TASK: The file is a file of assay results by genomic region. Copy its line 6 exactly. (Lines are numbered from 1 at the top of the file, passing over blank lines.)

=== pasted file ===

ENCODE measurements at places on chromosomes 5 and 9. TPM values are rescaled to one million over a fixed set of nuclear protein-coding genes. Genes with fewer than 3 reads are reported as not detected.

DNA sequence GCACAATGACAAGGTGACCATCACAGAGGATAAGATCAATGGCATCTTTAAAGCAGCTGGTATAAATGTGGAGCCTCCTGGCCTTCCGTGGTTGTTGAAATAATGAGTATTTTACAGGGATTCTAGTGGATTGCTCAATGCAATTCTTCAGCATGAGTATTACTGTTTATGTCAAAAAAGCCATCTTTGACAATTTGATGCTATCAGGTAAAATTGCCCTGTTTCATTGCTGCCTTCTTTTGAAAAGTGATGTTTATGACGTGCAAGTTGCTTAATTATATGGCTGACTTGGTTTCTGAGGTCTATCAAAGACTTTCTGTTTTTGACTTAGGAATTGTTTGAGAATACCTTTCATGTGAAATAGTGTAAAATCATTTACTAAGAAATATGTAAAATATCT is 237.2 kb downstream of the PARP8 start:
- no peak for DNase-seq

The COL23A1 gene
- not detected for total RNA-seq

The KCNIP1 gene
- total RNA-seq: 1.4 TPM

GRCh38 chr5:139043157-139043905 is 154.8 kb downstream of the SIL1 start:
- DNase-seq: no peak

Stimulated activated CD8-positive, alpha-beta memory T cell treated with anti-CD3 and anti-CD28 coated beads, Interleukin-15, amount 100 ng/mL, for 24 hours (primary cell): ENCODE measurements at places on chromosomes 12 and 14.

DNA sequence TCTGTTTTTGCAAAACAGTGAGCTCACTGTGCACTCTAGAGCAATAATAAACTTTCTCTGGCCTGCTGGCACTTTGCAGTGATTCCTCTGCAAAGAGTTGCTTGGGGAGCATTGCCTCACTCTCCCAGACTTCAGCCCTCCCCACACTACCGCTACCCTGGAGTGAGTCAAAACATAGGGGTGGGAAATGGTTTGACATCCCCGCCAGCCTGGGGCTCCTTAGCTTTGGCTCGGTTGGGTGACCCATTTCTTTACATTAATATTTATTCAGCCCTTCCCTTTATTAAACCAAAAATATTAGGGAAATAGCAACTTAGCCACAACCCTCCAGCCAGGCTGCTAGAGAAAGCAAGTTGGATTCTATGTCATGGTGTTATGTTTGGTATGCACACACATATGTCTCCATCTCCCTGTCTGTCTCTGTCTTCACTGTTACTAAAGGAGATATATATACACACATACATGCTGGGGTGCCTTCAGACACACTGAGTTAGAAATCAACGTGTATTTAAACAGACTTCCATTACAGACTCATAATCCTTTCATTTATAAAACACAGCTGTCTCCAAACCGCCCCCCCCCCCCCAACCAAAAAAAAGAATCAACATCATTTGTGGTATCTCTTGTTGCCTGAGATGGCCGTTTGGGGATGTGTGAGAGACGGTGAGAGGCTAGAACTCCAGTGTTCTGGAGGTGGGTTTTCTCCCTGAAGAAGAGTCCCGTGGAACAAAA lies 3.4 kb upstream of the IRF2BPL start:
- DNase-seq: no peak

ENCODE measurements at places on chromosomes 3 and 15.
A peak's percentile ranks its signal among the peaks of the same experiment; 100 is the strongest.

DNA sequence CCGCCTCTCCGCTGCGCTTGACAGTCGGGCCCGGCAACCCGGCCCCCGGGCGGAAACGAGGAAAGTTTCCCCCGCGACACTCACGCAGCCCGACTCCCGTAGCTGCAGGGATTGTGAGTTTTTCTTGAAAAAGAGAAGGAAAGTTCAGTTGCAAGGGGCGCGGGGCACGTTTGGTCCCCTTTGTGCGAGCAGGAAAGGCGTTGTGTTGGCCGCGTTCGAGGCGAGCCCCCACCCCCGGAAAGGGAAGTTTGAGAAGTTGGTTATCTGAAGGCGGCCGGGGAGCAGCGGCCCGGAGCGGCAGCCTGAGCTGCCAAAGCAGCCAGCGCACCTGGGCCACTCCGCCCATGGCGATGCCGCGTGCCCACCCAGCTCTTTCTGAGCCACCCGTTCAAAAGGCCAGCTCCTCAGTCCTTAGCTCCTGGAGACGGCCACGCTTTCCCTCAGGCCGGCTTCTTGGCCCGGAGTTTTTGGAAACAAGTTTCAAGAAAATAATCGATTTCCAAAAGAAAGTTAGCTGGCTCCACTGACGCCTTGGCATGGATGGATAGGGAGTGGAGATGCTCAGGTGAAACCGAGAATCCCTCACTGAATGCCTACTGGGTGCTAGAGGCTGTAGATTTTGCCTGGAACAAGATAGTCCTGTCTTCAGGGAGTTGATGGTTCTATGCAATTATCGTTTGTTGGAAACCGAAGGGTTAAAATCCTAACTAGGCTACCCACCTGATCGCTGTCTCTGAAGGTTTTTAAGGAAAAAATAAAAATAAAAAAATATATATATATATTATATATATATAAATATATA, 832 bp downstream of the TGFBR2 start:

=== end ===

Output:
The KCNIP1 gene